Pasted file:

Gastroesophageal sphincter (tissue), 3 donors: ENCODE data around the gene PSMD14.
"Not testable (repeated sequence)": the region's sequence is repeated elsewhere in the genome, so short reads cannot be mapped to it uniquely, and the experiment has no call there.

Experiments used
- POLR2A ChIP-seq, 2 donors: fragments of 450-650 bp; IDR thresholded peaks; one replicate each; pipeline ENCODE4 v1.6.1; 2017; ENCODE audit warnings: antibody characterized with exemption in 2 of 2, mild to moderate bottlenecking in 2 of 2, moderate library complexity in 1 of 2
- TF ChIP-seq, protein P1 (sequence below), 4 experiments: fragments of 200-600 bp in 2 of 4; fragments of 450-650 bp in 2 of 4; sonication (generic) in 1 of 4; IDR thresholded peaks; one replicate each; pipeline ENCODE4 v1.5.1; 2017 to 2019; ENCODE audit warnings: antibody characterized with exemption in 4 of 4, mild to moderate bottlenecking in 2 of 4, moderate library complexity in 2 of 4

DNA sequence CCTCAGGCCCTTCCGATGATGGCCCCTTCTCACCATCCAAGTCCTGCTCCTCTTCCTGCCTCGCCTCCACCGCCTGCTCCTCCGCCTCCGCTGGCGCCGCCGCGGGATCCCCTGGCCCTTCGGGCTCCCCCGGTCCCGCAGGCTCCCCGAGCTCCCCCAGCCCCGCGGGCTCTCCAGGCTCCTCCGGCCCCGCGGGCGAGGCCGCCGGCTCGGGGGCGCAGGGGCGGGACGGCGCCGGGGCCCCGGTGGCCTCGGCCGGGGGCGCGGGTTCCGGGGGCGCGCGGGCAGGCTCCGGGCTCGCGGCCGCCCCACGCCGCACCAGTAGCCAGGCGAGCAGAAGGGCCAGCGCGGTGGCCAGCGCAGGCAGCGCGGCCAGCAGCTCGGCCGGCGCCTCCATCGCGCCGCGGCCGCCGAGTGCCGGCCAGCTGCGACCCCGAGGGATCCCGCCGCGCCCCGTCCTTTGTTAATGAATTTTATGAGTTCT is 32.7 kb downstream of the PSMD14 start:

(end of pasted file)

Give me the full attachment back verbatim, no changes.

Gastroesophageal sphincter (tissue), 3 donors: ENCODE data around the gene PSMD14.
"Not testable (repeated sequence)": the region's sequence is repeated elsewhere in the genome, so short reads cannot be mapped to it uniquely, and the experiment has no call there.

Experiments used
- POLR2A ChIP-seq, 2 donors: fragments of 450-650 bp; IDR thresholded peaks; one replicate each; pipeline ENCODE4 v1.6.1; 2017; ENCODE audit warnings: antibody characterized with exemption in 2 of 2, mild to moderate bottlenecking in 2 of 2, moderate library complexity in 1 of 2
- TF ChIP-seq, protein P1 (sequence below), 4 experiments: fragments of 200-600 bp in 2 of 4; fragments of 450-650 bp in 2 of 4; sonication (generic) in 1 of 4; IDR thresholded peaks; one replicate each; pipeline ENCODE4 v1.5.1; 2017 to 2019; ENCODE audit warnings: antibody characterized with exemption in 4 of 4, mild to moderate bottlenecking in 2 of 4, moderate library complexity in 2 of 4

DNA sequence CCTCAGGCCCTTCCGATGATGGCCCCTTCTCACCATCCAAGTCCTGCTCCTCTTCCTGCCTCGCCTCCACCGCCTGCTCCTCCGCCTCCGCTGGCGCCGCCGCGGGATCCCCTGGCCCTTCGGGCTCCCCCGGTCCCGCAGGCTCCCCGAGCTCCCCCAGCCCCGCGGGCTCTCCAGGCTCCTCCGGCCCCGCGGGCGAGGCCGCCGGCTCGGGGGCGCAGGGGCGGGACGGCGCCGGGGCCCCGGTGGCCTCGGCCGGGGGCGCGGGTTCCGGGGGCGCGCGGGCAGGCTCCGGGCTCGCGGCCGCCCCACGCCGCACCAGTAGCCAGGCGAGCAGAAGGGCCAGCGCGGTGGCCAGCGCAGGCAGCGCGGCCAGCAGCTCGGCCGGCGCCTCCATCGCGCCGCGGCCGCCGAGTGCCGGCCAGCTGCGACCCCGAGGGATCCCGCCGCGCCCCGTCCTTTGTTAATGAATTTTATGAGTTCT is 32.7 kb downstream of the PSMD14 start: